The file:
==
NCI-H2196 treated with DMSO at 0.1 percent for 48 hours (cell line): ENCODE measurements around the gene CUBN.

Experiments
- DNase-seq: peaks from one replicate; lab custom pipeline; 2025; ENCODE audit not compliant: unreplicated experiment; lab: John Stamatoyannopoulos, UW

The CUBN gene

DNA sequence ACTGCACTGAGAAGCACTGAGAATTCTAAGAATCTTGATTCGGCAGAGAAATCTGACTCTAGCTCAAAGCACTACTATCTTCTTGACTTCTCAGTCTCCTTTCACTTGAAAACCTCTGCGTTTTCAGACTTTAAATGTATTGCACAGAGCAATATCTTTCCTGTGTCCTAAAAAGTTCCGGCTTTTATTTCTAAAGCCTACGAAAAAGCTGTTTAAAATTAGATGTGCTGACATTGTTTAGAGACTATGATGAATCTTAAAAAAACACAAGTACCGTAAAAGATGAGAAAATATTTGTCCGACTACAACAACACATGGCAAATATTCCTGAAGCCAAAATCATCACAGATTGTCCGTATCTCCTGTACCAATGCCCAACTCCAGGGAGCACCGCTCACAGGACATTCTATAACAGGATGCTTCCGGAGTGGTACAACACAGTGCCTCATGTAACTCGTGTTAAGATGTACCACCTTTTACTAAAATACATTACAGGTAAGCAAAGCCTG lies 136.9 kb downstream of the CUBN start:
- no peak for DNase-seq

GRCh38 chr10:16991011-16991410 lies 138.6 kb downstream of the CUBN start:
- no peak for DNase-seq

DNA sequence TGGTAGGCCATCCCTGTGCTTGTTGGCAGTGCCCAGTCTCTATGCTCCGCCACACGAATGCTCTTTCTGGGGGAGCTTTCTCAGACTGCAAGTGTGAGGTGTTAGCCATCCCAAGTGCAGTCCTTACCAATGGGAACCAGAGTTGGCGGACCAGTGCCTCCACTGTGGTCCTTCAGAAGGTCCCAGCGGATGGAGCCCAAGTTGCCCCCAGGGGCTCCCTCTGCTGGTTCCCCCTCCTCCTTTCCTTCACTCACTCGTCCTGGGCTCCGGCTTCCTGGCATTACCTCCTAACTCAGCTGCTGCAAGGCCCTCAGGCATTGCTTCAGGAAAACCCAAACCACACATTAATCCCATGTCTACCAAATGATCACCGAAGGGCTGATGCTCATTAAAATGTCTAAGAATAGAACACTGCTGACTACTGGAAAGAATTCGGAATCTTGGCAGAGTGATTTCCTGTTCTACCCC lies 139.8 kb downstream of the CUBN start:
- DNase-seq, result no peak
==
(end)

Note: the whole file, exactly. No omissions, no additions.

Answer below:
NCI-H2196 treated with DMSO at 0.1 percent for 48 hours (cell line): ENCODE measurements around the gene CUBN.

Experiments
- DNase-seq: peaks from one replicate; lab custom pipeline; 2025; ENCODE audit not compliant: unreplicated experiment; lab: John Stamatoyannopoulos, UW

The CUBN gene

DNA sequence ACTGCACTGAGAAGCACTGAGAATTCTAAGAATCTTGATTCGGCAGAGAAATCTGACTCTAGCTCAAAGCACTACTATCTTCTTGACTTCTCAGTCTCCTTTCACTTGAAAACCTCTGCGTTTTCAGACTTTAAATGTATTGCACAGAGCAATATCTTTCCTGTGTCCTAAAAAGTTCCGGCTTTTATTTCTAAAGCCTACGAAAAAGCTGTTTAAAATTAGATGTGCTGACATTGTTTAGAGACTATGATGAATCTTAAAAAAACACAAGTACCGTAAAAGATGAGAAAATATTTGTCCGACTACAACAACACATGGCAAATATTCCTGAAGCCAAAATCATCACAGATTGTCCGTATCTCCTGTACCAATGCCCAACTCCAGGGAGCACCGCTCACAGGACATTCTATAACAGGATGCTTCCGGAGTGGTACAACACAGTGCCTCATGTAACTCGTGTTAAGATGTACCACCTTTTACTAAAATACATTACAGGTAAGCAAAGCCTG lies 136.9 kb downstream of the CUBN start:
- no peak for DNase-seq

GRCh38 chr10:16991011-16991410 lies 138.6 kb downstream of the CUBN start:
- no peak for DNase-seq

DNA sequence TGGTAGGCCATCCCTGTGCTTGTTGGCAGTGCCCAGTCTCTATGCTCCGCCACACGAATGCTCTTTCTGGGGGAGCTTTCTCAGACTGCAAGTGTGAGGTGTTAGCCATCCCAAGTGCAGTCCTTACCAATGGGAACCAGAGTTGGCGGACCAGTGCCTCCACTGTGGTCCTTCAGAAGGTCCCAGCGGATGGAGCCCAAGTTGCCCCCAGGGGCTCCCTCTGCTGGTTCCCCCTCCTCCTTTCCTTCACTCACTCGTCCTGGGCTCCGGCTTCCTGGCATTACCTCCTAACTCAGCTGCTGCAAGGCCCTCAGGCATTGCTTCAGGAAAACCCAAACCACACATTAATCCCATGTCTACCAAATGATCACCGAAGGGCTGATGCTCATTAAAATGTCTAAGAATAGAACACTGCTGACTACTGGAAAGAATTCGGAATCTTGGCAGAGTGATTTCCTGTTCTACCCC lies 139.8 kb downstream of the CUBN start:
- DNase-seq, result no peak